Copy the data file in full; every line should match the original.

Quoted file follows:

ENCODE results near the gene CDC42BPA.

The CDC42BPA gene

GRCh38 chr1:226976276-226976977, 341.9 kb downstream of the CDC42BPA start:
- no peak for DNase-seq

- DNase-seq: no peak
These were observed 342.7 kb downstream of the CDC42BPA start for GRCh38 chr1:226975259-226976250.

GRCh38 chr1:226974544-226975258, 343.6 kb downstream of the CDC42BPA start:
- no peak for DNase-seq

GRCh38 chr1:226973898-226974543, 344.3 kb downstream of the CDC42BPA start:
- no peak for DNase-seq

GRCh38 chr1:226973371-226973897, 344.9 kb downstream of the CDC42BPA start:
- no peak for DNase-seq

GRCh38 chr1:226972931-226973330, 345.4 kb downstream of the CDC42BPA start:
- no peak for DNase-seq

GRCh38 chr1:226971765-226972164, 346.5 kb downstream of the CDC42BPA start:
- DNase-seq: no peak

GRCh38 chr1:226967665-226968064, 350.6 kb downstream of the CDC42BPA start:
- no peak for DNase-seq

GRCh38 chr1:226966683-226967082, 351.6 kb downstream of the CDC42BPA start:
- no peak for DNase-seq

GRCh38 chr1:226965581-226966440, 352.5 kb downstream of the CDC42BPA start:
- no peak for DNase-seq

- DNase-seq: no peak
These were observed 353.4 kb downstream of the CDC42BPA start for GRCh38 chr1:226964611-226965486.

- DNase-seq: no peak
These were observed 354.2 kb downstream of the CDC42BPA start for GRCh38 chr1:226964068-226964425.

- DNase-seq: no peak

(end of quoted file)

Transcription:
ENCODE results near the gene CDC42BPA.

The CDC42BPA gene

GRCh38 chr1:226976276-226976977, 341.9 kb downstream of the CDC42BPA start:
- no peak for DNase-seq

- DNase-seq: no peak
These were observed 342.7 kb downstream of the CDC42BPA start for GRCh38 chr1:226975259-226976250.

GRCh38 chr1:226974544-226975258, 343.6 kb downstream of the CDC42BPA start:
- no peak for DNase-seq

GRCh38 chr1:226973898-226974543, 344.3 kb downstream of the CDC42BPA start:
- no peak for DNase-seq

GRCh38 chr1:226973371-226973897, 344.9 kb downstream of the CDC42BPA start:
- no peak for DNase-seq

GRCh38 chr1:226972931-226973330, 345.4 kb downstream of the CDC42BPA start:
- no peak for DNase-seq

GRCh38 chr1:226971765-226972164, 346.5 kb downstream of the CDC42BPA start:
- DNase-seq: no peak

GRCh38 chr1:226967665-226968064, 350.6 kb downstream of the CDC42BPA start:
- no peak for DNase-seq

GRCh38 chr1:226966683-226967082, 351.6 kb downstream of the CDC42BPA start:
- no peak for DNase-seq

GRCh38 chr1:226965581-226966440, 352.5 kb downstream of the CDC42BPA start:
- no peak for DNase-seq

- DNase-seq: no peak
These were observed 353.4 kb downstream of the CDC42BPA start for GRCh38 chr1:226964611-226965486.

- DNase-seq: no peak
These were observed 354.2 kb downstream of the CDC42BPA start for GRCh38 chr1:226964068-226964425.

- DNase-seq: no peak